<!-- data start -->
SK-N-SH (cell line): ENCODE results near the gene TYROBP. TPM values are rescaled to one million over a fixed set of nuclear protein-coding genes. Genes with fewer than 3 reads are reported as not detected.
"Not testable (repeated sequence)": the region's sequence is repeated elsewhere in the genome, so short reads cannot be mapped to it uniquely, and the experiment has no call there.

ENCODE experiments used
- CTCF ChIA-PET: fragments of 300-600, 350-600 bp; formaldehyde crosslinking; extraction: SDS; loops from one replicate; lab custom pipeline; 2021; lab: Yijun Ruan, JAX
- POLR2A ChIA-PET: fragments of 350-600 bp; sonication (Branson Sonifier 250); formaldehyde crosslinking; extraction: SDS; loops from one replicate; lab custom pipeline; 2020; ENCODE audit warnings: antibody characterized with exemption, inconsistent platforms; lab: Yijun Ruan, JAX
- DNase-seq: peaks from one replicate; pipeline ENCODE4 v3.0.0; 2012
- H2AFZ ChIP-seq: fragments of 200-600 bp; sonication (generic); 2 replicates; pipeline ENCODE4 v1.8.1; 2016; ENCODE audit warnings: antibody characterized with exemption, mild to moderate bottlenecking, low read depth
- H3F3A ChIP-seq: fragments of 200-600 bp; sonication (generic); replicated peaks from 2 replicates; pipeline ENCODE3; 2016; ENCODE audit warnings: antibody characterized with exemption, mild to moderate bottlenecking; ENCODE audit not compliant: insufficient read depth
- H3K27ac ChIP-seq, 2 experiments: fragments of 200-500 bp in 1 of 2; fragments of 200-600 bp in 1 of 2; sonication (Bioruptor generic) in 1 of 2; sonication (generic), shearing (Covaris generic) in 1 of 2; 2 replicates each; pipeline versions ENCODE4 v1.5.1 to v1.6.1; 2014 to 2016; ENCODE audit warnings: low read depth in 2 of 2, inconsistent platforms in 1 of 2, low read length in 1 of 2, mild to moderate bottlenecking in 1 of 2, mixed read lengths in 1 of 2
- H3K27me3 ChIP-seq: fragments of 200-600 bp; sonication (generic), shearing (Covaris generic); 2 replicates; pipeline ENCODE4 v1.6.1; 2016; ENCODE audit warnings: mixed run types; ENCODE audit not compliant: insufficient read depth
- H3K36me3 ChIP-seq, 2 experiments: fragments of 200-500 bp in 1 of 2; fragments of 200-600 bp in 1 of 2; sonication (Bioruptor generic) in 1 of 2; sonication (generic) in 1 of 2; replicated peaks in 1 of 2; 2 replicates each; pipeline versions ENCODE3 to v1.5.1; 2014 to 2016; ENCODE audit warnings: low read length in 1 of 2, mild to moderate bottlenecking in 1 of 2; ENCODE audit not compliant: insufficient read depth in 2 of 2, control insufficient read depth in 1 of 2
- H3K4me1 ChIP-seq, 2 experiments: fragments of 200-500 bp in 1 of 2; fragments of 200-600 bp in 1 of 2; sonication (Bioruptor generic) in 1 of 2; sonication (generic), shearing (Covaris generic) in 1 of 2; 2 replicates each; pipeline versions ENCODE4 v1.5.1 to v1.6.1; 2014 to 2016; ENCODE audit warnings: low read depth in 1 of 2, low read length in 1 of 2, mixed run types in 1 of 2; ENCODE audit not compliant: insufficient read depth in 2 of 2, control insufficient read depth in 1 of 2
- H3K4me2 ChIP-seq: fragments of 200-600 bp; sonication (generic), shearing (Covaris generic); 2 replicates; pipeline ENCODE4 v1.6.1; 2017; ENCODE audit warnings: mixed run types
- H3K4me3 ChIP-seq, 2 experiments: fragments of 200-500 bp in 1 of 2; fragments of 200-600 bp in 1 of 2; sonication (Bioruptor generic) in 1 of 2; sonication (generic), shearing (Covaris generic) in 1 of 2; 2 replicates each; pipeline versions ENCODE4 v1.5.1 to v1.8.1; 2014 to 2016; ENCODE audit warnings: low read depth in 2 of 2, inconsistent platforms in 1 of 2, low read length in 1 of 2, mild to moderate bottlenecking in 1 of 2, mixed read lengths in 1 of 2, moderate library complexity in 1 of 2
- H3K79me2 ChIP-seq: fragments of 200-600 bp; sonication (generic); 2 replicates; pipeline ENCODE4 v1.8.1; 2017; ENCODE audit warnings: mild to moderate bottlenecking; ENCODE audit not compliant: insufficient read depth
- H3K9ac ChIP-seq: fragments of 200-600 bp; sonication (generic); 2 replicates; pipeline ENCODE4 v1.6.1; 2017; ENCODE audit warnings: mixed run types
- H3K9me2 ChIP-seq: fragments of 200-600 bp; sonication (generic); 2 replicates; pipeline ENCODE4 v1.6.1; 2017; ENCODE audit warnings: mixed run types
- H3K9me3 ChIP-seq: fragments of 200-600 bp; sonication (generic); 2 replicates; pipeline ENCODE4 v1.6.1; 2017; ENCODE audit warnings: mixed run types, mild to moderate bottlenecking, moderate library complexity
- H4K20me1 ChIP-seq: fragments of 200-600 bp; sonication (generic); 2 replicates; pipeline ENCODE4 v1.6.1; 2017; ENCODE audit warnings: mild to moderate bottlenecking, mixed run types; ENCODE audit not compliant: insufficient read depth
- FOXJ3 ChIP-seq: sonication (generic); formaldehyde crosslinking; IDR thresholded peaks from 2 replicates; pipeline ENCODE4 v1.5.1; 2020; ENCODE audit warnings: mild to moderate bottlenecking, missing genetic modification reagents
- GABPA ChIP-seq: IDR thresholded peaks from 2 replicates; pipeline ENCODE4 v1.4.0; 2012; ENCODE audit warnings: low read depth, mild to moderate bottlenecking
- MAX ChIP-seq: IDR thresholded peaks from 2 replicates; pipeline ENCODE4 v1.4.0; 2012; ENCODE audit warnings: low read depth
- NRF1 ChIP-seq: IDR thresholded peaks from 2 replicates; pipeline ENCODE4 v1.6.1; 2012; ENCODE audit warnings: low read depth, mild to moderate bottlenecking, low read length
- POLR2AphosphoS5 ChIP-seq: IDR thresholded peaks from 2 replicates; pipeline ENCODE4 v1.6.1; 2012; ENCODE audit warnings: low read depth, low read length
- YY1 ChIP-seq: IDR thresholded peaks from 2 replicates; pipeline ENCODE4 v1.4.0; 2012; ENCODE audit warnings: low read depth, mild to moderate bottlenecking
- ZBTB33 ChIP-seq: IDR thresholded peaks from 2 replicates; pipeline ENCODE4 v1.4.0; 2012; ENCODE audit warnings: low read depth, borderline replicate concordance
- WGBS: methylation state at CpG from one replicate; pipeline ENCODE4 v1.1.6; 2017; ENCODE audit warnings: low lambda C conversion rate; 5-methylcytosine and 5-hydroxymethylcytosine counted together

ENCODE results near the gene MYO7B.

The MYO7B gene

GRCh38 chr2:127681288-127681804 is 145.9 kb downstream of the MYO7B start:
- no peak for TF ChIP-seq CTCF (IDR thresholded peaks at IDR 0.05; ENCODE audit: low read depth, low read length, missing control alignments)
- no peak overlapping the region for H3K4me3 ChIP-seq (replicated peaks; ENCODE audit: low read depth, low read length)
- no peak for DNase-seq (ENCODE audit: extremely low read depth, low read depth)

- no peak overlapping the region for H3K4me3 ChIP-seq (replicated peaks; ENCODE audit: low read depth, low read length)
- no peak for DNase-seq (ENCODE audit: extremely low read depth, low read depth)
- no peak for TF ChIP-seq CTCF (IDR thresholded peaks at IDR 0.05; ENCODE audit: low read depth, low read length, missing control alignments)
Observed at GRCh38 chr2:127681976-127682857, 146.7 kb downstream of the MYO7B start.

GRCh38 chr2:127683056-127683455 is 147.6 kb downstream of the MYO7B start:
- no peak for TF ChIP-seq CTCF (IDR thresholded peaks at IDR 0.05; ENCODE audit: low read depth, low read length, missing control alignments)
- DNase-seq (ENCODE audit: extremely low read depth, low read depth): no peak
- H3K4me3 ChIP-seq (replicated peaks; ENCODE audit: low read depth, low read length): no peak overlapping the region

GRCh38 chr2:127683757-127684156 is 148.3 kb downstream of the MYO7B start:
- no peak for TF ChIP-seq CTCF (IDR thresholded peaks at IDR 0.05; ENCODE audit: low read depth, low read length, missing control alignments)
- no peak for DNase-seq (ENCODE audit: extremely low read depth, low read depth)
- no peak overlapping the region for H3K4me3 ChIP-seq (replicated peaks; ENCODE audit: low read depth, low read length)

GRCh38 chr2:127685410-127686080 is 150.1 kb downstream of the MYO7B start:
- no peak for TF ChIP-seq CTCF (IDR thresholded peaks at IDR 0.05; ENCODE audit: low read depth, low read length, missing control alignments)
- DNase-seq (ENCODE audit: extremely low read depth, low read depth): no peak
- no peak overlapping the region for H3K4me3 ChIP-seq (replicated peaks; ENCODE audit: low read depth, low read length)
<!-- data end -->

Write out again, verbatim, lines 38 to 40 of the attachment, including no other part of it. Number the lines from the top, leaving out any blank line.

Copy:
GRCh38 chr2:127683056-127683455 is 147.6 kb downstream of the MYO7B start:
- no peak for TF ChIP-seq CTCF (IDR thresholded peaks at IDR 0.05; ENCODE audit: low read depth, low read length, missing control alignments)
- DNase-seq (ENCODE audit: extremely low read depth, low read depth): no peak